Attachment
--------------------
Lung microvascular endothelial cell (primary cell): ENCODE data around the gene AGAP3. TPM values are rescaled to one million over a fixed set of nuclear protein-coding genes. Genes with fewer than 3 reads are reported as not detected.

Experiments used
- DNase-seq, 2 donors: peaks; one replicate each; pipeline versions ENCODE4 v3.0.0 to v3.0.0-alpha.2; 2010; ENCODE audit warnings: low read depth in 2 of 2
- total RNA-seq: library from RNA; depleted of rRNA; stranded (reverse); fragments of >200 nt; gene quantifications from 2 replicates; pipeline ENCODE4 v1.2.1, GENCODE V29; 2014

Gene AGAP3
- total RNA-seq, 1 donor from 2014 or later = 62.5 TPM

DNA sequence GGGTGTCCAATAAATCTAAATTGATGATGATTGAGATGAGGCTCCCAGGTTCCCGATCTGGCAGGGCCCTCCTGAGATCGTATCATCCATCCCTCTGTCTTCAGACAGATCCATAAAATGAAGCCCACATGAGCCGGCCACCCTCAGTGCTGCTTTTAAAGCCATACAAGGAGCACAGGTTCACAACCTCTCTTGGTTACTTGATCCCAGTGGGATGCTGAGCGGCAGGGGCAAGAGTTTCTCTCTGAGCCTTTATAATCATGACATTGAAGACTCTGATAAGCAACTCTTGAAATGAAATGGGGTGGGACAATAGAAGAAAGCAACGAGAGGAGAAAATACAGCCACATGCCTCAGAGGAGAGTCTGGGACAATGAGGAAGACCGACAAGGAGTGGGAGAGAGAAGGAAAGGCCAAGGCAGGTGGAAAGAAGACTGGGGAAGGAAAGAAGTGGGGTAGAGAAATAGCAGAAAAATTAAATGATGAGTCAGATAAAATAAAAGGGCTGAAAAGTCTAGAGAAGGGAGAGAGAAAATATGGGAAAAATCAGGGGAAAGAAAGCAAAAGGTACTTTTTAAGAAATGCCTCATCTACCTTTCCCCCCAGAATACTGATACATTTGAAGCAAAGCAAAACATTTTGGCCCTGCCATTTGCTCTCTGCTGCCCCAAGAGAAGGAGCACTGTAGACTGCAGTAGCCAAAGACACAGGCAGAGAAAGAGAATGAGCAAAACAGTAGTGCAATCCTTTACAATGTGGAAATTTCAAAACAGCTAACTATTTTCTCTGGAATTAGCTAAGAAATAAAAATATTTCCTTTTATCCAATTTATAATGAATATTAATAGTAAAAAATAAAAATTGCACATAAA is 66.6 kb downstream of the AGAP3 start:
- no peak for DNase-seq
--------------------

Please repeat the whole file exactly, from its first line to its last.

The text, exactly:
Lung microvascular endothelial cell (primary cell): ENCODE data around the gene AGAP3. TPM values are rescaled to one million over a fixed set of nuclear protein-coding genes. Genes with fewer than 3 reads are reported as not detected.

Experiments used
- DNase-seq, 2 donors: peaks; one replicate each; pipeline versions ENCODE4 v3.0.0 to v3.0.0-alpha.2; 2010; ENCODE audit warnings: low read depth in 2 of 2
- total RNA-seq: library from RNA; depleted of rRNA; stranded (reverse); fragments of >200 nt; gene quantifications from 2 replicates; pipeline ENCODE4 v1.2.1, GENCODE V29; 2014

Gene AGAP3
- total RNA-seq, 1 donor from 2014 or later = 62.5 TPM

DNA sequence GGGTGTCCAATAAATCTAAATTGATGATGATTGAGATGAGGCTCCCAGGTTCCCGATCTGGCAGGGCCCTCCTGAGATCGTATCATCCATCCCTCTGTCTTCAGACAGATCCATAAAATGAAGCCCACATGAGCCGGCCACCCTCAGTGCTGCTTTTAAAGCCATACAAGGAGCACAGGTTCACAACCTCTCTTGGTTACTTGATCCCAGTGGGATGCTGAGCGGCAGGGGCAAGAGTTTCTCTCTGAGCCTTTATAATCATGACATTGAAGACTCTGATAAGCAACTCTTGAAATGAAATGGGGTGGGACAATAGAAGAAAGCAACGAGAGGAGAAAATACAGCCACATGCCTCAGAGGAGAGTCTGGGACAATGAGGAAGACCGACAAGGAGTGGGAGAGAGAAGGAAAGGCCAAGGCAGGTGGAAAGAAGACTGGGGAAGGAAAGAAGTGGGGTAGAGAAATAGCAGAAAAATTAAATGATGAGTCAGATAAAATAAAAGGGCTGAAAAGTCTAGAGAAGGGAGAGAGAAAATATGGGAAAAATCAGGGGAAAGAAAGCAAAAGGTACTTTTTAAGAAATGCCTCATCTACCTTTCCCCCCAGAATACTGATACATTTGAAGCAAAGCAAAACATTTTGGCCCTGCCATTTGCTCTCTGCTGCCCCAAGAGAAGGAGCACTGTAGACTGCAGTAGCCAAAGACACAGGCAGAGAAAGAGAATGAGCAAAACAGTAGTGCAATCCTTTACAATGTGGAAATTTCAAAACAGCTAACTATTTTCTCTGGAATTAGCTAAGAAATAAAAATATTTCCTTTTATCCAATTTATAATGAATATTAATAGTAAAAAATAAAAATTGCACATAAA is 66.6 kb downstream of the AGAP3 start:
- no peak for DNase-seq